Report
 
HOMOSEXUALITY IN PAKISTAN
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June 24, 2011
Homosexuality has never been a topic to debate in Pakistan, neither in media nor in public forums. A very few articles have been published on this issue, only in a few English language magazine, which has hardly a two per cent readership in all over the country.

This has been a taboo subject in Pakistan. There are signs in some areas the gay people are now becoming open in their behavior, but still it is not easy being gay or lesbian in Pakistan.

Homosexual acts are considered illegal and religious and cultural attitudes mean that many gay people are afraid to openly acknowledge their sexuality.

“No doubt there are a number of gay people in Pakistan. But a very few people are comfortable knowing a gay person. A normal family would disown him immediately. Pakistani society as a whole is anti-homosexuality”, here so how can it ever be acceptable in a conservative Muslim nation such as Pakistan?”, ”, Akhtar Hussein, a Karachi-based social worker told weekly Pulse.

Hussein thinks that the numbers of lesbians are very low in Pakistan.

“There is no official or unofficial survey about lesbians in Pakistan. Everything about them is based on hearsay”, he said.

Hussein says there is no open lesbian marriage, however there are reports that in the posh localities of Karachi , Islamabad , and Lahore , a small number of women belonging to elite class are living together as couples.

Metropolitan areas like Lahore, and Karachi have also seen a handful of “private” gay-men parties aimed at proclaiming their “gay pride”.

On October 6, 2005, a gay couple marriage report grabbed headlines in some English and Urdu language newspapers. According to the report, a 42-year-old Afghan refugee held a marriage ceremony with a local tribesman of 16 in the remote Khyber agency region bordering Afghanistan.

On hearing of the wedding, a tribal council told the pair to leave the area or be killed for breaking religious and tribal values and ethics.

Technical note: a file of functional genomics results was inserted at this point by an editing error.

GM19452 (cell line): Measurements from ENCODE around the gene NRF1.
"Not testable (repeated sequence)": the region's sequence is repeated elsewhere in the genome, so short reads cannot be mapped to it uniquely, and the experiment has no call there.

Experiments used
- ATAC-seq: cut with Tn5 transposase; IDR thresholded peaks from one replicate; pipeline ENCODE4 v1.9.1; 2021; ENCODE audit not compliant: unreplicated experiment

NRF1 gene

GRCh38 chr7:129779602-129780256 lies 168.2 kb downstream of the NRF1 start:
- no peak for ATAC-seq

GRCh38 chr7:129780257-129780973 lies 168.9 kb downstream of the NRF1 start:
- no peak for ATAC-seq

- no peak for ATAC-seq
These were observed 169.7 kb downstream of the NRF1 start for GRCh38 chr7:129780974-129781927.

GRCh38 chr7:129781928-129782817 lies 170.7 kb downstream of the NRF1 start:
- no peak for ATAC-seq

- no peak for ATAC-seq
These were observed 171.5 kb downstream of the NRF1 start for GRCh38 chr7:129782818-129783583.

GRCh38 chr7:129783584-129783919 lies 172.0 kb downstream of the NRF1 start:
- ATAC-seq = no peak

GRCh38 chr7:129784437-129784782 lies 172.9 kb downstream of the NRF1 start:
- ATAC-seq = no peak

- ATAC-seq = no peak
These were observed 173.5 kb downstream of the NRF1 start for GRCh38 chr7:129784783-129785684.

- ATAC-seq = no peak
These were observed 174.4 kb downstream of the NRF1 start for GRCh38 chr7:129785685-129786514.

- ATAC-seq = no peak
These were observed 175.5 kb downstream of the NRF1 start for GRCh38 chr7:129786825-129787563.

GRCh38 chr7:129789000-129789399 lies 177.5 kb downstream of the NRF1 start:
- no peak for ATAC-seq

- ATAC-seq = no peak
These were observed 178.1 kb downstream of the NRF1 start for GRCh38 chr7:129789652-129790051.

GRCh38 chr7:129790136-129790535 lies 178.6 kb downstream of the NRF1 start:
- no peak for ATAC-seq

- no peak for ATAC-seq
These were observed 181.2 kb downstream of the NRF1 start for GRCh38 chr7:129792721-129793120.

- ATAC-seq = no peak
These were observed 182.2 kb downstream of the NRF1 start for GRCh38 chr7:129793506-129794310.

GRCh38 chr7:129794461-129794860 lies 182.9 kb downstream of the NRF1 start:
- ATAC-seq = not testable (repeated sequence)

A local Urdu-language newspaper said the elder man, named as Liaquat Ali, had taken a local boy called Markeen as “his male bride”.

The paper said the boy’s impoverished parents accepted 40,000 rupees (600 US dollars) for their son’s hand in marriage.

However, the report was denied by local tribal chiefs on October 7, 2005.

“Gay couples are living together in some of the big cities such as Karachi and Islamabad, but except this report, gay marriages remain unheard of”, Hussein said.

“Although gay or lesbian marriages remain a taboo subject, however homosexuality is relatively common in Pakistan ’s rural areas, says Dr Haider Rizvi, head of Psychology Department University of Karachi.

“People here are not ready to talk about homosexuality so they are certainly not ready to talk about gay rights, DR Rizvi said "They tell me it's a sin to be gay”.

“ Unlike West, homosexuality in Pakistan is not a matter of preference. It is more because of frustration. There are a handful of persons whom you can describe as gay. In most of the cases, these people are bisexual”, DR Rizvi said and added “ It’s the absence of natural sex (with woman) in a man's daily life which is because of the late marriages, which is the result of poor economic conditions and exaggeration of men’s and women’s demands vis-à-vis marriage”.